Treating a dog with separation anxiety includes providing audible cues that help to relax the dog while their owner is away. Dog TV can be a way for you to comfort your dog. If you regularly have the noise of TV in the background while you are home, your dog may associate that sound with you and the comfort they feel when you are home, which can help ease anxiety.

Other Ways to Ease Separation Anxiety

anxious german shepherd
Image credit:

Dog-specific videos are a great way to soothe a dog with separation anxiety. However, if your dog doesn’t respond to the videos, you have other options for soothing them in your absence. Some tips include:

1. Giving Your Dog a Treat

dog treats
Image credit:

For mild cases of separation anxiety, give your dog a treat when you are away. You can do this with a time-release treat dispenser or a puzzle toy, such as a Kong stuffed with peanut butter. The dog gets the treat when you are away, and the treat is taken away when you are home.

This gives your dog something to look forward to when you leave. It also positively reinforces their calm and happy behavior while you are away, associating relaxation with your departure.

2. Establishing a Routine

anxious dog black brown
Image credit:

Another way to discourage mild separation anxiety is to build a routine. If you do the same things in the same order every day, your dog won’t be surprised by you leaving. They’ll come to expect it.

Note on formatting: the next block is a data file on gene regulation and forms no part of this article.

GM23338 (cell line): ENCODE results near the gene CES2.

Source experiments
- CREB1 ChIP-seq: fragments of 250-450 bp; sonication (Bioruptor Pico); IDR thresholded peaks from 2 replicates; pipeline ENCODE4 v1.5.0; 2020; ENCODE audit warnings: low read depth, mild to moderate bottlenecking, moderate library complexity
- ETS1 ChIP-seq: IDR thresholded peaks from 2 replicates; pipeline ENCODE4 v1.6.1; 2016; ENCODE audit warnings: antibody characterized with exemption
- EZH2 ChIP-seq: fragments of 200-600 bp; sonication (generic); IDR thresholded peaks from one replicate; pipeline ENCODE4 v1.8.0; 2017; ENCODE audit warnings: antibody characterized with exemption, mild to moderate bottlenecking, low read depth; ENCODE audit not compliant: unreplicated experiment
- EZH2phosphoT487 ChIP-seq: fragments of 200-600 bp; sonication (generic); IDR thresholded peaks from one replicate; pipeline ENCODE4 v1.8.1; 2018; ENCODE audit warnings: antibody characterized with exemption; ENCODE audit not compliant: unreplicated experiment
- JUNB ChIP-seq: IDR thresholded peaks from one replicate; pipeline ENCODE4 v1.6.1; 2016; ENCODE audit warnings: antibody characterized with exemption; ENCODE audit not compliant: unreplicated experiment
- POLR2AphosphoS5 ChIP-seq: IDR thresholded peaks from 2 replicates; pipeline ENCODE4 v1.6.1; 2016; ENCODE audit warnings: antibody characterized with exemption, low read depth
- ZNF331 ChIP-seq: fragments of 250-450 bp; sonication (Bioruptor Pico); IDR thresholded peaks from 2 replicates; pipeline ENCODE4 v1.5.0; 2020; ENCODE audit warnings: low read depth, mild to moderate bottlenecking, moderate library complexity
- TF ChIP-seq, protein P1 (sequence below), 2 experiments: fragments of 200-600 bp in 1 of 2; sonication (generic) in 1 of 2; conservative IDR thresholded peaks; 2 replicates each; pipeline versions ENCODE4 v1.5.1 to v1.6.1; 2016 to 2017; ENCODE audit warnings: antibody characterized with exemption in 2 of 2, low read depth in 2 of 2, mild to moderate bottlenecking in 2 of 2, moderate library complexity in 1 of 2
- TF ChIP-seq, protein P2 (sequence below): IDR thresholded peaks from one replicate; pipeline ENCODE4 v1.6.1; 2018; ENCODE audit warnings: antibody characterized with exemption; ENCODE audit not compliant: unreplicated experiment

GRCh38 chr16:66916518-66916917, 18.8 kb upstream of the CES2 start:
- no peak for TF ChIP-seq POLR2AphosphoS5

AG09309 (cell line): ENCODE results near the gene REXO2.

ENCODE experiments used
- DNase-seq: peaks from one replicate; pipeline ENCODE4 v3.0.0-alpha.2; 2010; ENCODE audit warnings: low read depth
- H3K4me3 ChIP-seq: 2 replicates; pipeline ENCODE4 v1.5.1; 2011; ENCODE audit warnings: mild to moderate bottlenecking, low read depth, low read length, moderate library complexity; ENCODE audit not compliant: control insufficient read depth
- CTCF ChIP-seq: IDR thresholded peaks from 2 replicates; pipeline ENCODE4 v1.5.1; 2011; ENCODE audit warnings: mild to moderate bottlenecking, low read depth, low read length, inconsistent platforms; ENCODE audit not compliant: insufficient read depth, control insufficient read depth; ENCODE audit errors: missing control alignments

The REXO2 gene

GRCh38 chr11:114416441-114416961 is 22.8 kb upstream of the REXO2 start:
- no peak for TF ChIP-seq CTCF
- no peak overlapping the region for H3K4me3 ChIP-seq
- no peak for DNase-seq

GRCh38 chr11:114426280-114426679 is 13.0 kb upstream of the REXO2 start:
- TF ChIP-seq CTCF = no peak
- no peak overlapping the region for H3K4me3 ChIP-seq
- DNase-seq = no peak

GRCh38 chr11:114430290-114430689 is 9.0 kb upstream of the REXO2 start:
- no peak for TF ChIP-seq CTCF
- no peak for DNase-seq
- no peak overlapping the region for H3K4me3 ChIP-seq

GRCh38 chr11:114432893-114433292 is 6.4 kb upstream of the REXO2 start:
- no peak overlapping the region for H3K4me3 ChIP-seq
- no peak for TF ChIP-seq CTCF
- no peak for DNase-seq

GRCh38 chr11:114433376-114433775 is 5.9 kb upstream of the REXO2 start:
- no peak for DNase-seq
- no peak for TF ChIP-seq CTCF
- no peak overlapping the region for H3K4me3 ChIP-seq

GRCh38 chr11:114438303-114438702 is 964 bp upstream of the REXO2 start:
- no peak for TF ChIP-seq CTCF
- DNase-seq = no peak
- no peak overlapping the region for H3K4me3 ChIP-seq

Also, put little emphasis on your arrival and departure each time. For example, instead of showering your pup with tons of love before you leave, make the exit quiet and calm with a simple farewell.

When you return, ignore your dog for a few minutes to make your return less of a dramatic deal. Then, you can calmly greet your dog.

3. Giving Calming Supplements

Image credit:

If your dog struggles with anxiety, you can also give your dog over-the-counter calming supplements. Many calming supplements have natural ingredients that can soothe your dog. Just make sure that they don’t contain ingredients harmful to dogs, such as garlic. Also, ensure the supplement doesn’t trigger your dog’s allergies. If your dog’s feet turn red or their eyes tear excessively, stop giving them the supplement.

Be sure to ask your veterinarian questions before giving your dog a new supplement. They can explain whether a particular treatment is safe.

Dog TV and Other Tips Can Soothe Dogs

dog on laptop
Image credit:

Dog TV can be one way to ease a dog’s separation anxiety. It is scientifically developed with images and colors that calm dogs, and the music is meant to comfort and soothe anxious pups. However, there are other ways to soothe an anxious dog, such as leaving them a treat as you leave, establishing a routine, and giving them calming supplements.

If these tips do not work (or you feel your dog’s anxiety is extreme), take your dog to the vet. You may also consult a professional behaviorist who can evaluate and address the cause of your dog’s anxiety.

Sara Payne
By Sara Payne

Sara is a mother of two and a high school English teacher who rediscovered her love of writing during the pandemic. She has 5 rescue cats: Neville and Luna, who are white cats with black and grey spots, and Ginny, Blue, and Fairy, who are calicos. Besides taking care of humans and fur babies, Sara enjoys gardening, crafting, and spending time in nature.